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    Freezers Full of Dead Tigers Found Inside Chinese Zoo

    Fuyang Wildlife Park is accused of keeping animals in horrifying conditions, leading to dozens of unnatural deaths.
    May 14, 2024#animals#welfare

    A wildlife park in east China’s Anhui province is facing accusations of keeping animals in horrifying conditions, causing more than a dozen Siberian tigers to die of unnatural causes.

    The shocking investigation — undertaken by a magazine owned by the state-run China News Service — has sparked outrage in China since its publication on Monday, leading to calls for the park’s owners to face legal consequences.

    Fuyang Wildlife Park is accused of a litany of malpractices, including illegally breeding protected species, selling animals without a license, keeping animals in inhumane conditions, allowing many to die due to neglect, and failing to dispose of their bodies.

    The animals that died of unnatural causes included 20 Siberian tigers, two African lions, three giraffes, and several macaques, according to the report.

    During a visit to the park this past Friday, reporters discovered that the bodies of a number of animal cubs were being stored in freezers onsite. A separate cold storage facility contained piles of bodies of adult tigers, lions, giraffes, and bears.

    Black bears living in the park are kept inside iron cages all year round, the report found. The bears have worn away the fur on their heads by rubbing against the cages, leaving their scalps bare. One bear is now reportedly unable to walk after being kept in such a confined space for a long time.

    Several Siberian tigers — a class-1 protected species in China — are also being kept inside cages exposed to the elements, according to the report. Other tigers and lions are kept inside small huts with little natural light.

    The story has triggered an outcry in China, with a related hashtag receiving over 100 million views on the microblogging platform Weibo. Many commenters expressed anger at the park and questioned how it had been able to continue operating for so long.

    “These are not small animals, how can 20 tigers die without anyone knowing?” read one highly upvoted comment. “It’s not an animal park, it’s an animal prison,” another user wrote.

    Soon after the report’s publication on Monday, Fuyang Wildlife Park announced it was shutting down temporarily until Wednesday due to “upgrades being made to certain areas of the park.”

    The same day, a staff member at the park surnamed Pan told domestic media that the dead tigers mentioned in recent media reports “do not belong to our zoo, but to another boss — we’re not sure what happened.”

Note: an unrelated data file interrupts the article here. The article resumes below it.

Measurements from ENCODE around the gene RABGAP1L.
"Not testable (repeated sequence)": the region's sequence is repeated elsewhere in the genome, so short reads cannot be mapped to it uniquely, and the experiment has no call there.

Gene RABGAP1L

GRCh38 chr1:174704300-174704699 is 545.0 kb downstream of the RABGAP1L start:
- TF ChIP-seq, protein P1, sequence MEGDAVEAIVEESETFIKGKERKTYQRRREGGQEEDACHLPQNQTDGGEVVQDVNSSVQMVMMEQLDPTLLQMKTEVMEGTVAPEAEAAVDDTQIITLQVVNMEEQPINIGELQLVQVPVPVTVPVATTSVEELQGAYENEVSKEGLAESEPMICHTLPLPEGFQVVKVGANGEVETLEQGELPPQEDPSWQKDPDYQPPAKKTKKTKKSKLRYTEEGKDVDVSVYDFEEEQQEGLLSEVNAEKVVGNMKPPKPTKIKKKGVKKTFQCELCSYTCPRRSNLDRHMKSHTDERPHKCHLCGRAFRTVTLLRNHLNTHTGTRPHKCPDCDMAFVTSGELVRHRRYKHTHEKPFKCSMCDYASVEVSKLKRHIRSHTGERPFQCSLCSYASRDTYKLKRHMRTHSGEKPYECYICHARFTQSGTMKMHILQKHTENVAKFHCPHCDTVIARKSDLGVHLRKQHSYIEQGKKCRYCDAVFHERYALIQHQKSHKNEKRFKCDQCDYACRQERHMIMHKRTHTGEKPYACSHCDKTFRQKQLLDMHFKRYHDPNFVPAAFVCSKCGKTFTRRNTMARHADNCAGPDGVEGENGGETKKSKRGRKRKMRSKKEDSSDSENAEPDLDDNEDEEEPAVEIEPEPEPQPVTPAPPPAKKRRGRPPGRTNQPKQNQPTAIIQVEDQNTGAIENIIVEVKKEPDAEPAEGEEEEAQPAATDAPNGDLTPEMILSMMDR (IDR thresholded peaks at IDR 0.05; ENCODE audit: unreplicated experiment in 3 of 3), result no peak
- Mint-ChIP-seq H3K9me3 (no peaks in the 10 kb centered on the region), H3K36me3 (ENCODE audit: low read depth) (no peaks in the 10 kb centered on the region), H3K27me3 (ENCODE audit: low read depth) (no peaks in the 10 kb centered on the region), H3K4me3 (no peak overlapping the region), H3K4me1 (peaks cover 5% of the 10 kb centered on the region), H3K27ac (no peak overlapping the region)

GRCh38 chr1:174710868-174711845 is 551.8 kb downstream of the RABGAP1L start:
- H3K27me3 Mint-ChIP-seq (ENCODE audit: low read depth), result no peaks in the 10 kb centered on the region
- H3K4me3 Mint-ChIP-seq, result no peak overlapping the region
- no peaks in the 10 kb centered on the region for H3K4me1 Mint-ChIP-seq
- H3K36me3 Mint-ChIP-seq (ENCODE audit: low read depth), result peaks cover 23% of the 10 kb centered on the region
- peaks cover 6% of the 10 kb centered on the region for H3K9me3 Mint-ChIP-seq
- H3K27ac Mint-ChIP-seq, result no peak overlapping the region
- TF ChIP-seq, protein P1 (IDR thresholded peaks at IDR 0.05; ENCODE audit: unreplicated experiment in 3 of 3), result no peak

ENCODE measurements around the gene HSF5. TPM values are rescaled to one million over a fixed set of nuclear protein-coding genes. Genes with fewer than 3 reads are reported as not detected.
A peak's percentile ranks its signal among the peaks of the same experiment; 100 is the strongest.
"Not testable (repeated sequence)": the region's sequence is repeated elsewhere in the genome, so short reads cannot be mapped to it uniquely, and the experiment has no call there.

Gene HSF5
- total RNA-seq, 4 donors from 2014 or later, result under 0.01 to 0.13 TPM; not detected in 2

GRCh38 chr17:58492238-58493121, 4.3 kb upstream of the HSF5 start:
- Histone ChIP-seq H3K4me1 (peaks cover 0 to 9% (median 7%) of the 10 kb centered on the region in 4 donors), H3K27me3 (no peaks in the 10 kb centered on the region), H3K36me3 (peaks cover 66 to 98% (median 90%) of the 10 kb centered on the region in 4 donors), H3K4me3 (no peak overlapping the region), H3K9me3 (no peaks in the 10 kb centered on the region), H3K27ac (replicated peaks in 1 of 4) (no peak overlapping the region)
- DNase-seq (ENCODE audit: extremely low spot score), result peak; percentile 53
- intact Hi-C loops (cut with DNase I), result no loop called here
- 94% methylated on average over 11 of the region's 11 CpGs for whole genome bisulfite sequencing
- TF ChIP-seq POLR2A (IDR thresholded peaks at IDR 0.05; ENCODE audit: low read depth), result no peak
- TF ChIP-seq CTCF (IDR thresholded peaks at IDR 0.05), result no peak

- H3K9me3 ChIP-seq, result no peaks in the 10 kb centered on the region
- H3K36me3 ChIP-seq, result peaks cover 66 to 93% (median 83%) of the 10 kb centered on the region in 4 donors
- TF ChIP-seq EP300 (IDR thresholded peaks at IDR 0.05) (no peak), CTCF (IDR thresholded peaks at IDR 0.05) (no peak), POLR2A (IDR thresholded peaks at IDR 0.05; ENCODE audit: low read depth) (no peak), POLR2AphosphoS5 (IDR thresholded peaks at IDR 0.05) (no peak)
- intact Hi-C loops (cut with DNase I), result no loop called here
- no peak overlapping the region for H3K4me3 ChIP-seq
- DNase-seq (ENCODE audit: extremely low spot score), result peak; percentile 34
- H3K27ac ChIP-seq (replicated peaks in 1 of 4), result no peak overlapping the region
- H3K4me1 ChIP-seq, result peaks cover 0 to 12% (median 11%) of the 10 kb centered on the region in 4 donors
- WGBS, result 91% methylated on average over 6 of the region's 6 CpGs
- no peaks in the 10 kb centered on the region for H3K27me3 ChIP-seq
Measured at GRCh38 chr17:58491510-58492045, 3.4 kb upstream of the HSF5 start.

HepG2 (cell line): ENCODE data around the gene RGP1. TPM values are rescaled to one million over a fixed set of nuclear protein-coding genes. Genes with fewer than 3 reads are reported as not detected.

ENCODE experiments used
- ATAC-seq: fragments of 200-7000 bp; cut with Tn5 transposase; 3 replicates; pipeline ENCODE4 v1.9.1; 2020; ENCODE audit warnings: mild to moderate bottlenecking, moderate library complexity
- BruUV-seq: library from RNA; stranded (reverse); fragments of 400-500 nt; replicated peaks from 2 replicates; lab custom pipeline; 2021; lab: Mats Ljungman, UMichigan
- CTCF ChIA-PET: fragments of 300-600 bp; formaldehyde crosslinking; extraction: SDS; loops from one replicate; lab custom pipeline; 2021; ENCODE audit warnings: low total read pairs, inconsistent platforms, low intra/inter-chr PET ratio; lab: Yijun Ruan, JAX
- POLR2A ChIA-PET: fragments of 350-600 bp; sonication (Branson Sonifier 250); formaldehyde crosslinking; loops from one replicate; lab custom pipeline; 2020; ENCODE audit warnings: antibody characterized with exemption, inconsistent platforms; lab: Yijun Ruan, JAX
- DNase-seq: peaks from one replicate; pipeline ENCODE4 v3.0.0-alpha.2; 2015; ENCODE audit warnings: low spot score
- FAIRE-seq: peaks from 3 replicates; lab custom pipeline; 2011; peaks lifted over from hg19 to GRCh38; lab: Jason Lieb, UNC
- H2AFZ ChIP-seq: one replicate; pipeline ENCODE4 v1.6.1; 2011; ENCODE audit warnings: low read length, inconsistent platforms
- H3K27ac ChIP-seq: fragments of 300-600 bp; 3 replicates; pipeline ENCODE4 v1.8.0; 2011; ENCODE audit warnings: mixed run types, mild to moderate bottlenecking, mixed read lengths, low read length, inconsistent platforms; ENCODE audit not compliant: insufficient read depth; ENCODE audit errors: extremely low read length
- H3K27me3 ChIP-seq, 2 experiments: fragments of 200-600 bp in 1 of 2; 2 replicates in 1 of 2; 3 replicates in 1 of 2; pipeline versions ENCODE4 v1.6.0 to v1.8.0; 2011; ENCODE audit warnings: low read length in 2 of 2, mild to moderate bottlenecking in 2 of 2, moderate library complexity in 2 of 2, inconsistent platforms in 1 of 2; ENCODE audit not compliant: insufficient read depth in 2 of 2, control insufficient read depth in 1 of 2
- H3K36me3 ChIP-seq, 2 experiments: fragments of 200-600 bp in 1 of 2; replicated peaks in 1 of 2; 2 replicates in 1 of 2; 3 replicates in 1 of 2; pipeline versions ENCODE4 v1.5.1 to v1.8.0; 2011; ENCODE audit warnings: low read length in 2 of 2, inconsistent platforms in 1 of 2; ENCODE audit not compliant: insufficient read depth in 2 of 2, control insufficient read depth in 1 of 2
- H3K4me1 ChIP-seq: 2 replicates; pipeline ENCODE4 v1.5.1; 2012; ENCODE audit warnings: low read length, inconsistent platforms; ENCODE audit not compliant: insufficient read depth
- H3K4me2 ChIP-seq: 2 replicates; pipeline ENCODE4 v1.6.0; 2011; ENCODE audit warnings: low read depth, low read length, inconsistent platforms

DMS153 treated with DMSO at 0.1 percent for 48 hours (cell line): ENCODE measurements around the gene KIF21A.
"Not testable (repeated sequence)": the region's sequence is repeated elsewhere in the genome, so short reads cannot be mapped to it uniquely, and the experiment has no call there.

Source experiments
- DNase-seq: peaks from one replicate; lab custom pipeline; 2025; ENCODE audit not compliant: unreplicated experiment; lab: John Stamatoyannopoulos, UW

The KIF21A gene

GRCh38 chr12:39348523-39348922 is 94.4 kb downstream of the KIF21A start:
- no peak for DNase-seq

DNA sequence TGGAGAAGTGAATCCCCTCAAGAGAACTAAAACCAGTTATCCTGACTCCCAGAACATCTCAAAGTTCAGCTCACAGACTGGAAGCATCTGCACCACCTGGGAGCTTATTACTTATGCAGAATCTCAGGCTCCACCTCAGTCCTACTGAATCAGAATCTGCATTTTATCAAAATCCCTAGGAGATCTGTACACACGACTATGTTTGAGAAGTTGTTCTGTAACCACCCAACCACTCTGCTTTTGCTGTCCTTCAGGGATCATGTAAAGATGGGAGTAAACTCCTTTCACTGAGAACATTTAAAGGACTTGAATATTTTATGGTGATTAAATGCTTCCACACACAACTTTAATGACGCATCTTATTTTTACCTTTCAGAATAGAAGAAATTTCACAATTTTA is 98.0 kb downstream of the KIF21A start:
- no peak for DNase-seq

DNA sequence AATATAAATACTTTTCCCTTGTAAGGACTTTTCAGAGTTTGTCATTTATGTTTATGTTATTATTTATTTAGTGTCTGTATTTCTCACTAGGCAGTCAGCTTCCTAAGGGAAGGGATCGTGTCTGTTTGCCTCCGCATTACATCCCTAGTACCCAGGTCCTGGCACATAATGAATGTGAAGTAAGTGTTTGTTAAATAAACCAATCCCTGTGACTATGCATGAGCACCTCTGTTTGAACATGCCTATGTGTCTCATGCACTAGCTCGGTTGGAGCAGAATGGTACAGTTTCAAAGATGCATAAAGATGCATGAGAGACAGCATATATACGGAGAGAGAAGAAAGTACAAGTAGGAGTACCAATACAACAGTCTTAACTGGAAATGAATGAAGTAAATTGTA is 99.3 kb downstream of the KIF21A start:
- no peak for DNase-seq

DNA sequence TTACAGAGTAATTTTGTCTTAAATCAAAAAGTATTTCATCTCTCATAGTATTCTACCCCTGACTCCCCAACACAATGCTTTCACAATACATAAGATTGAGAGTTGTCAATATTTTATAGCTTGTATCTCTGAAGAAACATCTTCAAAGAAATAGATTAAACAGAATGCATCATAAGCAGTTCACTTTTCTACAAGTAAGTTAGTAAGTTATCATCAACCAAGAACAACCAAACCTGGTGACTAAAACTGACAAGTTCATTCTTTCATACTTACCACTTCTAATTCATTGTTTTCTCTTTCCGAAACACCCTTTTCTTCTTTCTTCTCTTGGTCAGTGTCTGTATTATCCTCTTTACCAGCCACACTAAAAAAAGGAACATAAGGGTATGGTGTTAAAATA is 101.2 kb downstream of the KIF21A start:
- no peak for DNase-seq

Municipal authorities in Fuyang — the city where the park is located — have confirmed that they have established a task force to investigate the park.

    “If Fuyang Wildlife Park has been keeping national first-class protected wildlife in cages for a long time without providing them with space to exercise, it constitutes abusive behavior and could be deemed illegal,” Li Enze, executive director of Beijing Yipai Law Firm’s Public Welfare Legal Center, told domestic media.

    “A large number of animals such as Siberian tigers and African lions have already died, which requires further investigation. The culprits should be held accountable,” Li added.

    Murky dealings

    The terrible conditions inside the park appear to be related to the project’s long history of business disputes and financial troubles.

    The park is owned by a private company named Anhui Qicai Wildlife Park. Construction on the facility began in March 2018, with an initial investment of 500 million yuan ($69 million), according to Fuyang municipal records.

    But the project was beset by disputes over land usage rights, which meant construction was not fully completed until 2021.

    The delays led to yet more disputes. The company providing the animals, Fuyang Tengfei Company, began delivering animals to the half-finished park in 2018, including a shipment of 12 giraffes. One of those giraffes reportedly died in 2019.

    In 2019, the park’s owners asked Tengfei to remove the animals, but the company refused. For the next two years, the two parties were reportedly locked in a dispute and renegotiated their contract several times.

    Meanwhile, the park applied for licenses to breed Siberian tigers several times, but these applications were rejected on the grounds that the park lacked adequate facilities to do so. This suggests that the park has been illegally breeding tigers for several years.

    The park finally opened in 2021, while China was still implementing strict pandemic controls, and appeared to be under financial pressure. When the park faced backlash over its 98 yuan ticket prices, which were far higher than other zoos in Anhui, it released a statement arguing that as a private zoo with no government investment or subsidies, it had no choice but to charge high prices.

    All of these challenges reportedly had an impact on the welfare of the animals within the park. Li Lianghua, the owner of Tengfei Company, told domestic media that the park’s utilities were cut off at several points, causing some animals to die of thirst, starvation, and illness. The business disputes also led a number of trained staff to quit, which had an impact on park management.

    According to the local forestry authority, however, part of the reason behind the tragedy was that these tigers were inbred, and had poor genetics. Some tigers died from old age or because of general poor health, said the authority.

    Despite this, the Fuyang Municipal Bureau of Culture and Tourism issued a notice confirming that the park was a 3A-level tourist attraction as recently as 2023.

    (Header image: A Siberian tiger is kept in a dark room at Fuyang Wildlife Park, Anhui province, 2024. From @中国慈善家杂志 on Weibo)